The next step is to retract upwardly the press platen 22. The upper dies return to the open position shown in FIG. l6. Then positioning frames 110 and 118 are moved horizontally to the left by retracting rod 130 into cylinder 129 and likewise for the corresponding cylinder and rod on the rear side. This moves suspension tray 44a horizontally to the left and locates workstation 122 and workpiece 46 between upper cold die 70a and lower cold die 76a.

The operator then activates cylinder 25 which pushes rod 24 vertically downward. This downward movement of press platen 22 forces down upper cold die 70a. Upper cold die 70a continues downwardly until the cold dies 70a and 76a are closed. At this point, the workpiece 46 is again being compression molded and simultaneously cooled by the cold dies 70a and 76a. The amount of pressure applied by the cold dies and the length of time the compression continues are again dependent on the thermoformable plastic material being employed.

The next step is to retract upwardly the press platen 22. The upper dies return to the open position. The operator then unloads the finished workpiece 52 (FIG. 4) from suspension tray 44a. The process is then repeated on another raw workpiece 46 as described above.

A variation of the foregoing processes is usually required when the raw workpiece 46 is made of a thermosetting material. One example of a thermosetting material is the commercially-available thermosetting composite material which contains a polyimide resin known as PMR-15.

The following description is presented to exemplify the process for thermosetting materials, such as PMR-15, when using apparatus 20 or 90. The process is similar when using apparatus 100. A raw workpiece 46 made of PMR-15 composite should be pre-heated in an oven to a temperature of about 100-150 F. The operator then transfers the workpiece 46 to the suspension tray 44 while the apparatus 20 or 90 is in the material loading position (as shown in FIG. 2 for apparatus 20). In this case, the cooler dies 70 and 76 additionally have heating elements which are used to pre-heat dies 70 and 76 to an intermediate temperature of about 430 F. The cooler dies 70 and 76 are then brought into position above and below the workpiece 46 by moving left support arm 64 horizontally to the right by activating cylinder 80 to retract rod 78 as indicated by the arrow in FIG. 7.

The operator activates cylinder 25 which pushes rod 24 vertically downward. The downward movement of press platen 22 forces cooler die 70 downward until cooler dies 70 and 76 are closed as shown in FIGS. 8 and 12. The workpiece 46 is thus heated to about 430 F. and compression molded by dies 70 and 76. This is an important temperature for PMR-15 composites because it is the temperature at which the solvent (used to carry the resin into the fibers) flashes off. The workpiece is allowed to soak at this temperature until the solvent is gone. The operator then opens the cooler dies 70 and 76 by retracting the press platen 22. The left support arm 64 is moved horizontally to the left by extending rod 78 in order to move cooler dies 70 and 76 to the left and away from the workpiece.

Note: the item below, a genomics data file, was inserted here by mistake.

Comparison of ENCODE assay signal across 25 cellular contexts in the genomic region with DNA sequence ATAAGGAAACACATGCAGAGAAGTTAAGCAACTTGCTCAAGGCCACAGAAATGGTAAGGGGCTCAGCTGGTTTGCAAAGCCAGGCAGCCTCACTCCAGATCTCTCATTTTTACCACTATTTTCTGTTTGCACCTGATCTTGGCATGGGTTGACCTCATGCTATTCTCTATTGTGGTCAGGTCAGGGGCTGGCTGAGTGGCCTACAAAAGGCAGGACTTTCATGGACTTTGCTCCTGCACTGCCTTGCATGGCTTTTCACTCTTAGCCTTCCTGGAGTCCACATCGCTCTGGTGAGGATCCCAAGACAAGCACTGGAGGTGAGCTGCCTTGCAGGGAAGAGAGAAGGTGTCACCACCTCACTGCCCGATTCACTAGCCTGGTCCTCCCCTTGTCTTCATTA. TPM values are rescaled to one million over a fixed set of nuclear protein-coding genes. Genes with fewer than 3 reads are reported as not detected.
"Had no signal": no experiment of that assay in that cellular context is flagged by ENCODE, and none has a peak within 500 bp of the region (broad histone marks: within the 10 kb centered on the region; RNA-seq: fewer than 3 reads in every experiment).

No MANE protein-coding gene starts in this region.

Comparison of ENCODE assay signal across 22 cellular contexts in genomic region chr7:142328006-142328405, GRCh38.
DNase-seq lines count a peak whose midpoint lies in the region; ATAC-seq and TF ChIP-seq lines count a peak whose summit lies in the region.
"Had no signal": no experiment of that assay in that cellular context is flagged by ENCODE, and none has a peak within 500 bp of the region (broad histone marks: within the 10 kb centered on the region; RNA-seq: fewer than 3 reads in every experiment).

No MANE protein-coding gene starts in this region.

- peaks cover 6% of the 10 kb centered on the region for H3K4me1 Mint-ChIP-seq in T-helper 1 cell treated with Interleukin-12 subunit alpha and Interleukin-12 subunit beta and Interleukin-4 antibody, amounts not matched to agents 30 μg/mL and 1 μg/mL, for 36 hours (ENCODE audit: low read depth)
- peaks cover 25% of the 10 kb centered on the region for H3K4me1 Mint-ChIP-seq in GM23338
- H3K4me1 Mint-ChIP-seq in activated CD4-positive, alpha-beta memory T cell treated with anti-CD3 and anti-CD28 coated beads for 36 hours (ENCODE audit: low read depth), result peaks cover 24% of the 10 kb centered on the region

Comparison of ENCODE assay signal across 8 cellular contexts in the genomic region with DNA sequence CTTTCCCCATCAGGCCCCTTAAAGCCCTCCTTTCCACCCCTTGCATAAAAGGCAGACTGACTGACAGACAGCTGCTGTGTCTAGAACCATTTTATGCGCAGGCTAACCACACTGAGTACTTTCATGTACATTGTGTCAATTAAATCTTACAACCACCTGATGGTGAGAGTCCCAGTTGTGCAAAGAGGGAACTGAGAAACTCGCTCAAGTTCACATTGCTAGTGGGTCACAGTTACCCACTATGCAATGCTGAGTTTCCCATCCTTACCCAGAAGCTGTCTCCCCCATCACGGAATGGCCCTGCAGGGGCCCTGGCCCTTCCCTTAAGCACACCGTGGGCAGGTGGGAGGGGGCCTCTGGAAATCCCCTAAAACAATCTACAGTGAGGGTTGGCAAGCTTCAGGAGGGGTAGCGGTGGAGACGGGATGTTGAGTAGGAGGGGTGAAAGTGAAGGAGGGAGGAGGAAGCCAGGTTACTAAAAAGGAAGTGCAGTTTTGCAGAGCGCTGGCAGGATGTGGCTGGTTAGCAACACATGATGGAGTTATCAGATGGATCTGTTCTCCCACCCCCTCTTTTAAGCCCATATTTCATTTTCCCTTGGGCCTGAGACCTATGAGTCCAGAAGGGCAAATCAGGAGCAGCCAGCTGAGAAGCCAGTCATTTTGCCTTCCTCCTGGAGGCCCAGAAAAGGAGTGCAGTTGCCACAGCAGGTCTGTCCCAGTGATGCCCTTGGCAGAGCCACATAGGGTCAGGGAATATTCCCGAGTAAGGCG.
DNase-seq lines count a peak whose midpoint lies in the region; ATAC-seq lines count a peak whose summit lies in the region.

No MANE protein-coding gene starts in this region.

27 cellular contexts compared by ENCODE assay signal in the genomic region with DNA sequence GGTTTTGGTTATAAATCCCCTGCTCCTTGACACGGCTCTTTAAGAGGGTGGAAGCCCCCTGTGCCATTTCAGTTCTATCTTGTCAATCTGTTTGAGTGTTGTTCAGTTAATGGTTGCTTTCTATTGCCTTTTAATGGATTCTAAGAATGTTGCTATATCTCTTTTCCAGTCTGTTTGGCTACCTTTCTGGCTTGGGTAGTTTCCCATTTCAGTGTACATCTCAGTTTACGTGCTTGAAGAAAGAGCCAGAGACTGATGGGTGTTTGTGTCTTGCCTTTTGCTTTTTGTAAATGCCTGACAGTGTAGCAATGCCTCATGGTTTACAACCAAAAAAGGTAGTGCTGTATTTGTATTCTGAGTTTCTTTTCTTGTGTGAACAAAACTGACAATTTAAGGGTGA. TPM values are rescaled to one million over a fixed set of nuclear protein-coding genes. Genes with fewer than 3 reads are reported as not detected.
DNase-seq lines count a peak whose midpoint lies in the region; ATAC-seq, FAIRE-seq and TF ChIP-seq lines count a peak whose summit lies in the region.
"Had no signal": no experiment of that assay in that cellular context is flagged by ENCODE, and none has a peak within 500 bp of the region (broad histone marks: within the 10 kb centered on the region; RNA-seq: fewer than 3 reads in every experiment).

The next step is to subject the workpiece to the hotter dies 48 and 50 which have been pre-heated to a higher temperature of about 560-580 F. which is the peak cure temperature for PMR-15 composite. The operator moves right support arm 58 to the left by activating cylinder 74 to retract rod 72 in order to position the hotter dies 48 and 50 as indicated in FIG. 5. The hotter dies 48 and 50 are then forced down by lowering press platen 22 until the hotter dies 48 and 50 are fully closed as shown in FIGS. 6 and 10. At this point, the workpiece 46 is being compression molded and cured at about 560-580 F. The workpiece is held at this temperature for 30 minutes or more for curing.

The next step is to retract the press platen 22 and move right support arm 58 to the right by extending rod 72 in order to move hotter dies 48 and 50 to the right and away from the workpiece. The foregoing processing may also be accomplished automatically by using programmable controls.

The operator then unloads the finished workpiece 52 from suspension tray 44. The process is then repeated on another raw workpiece as described above.

As another example, if the raw workpiece 46 is made of the commercially-available thermoformable plastic material known as TORLON sold by Amoco Chemicals Co., then the cooler dies 70 and 76 should be heated to an intermediate temperature of about 430 F. and the hotter dies 48 and 50 should be heated to a higher temperature of about 700-750 F. TORLON is a poly (amide/imide) material and it is sometimes considered to be a thermoplastic material, but for the purposes of the present invention it is processed in a manner which is similar to the process described above for thermosetting materials.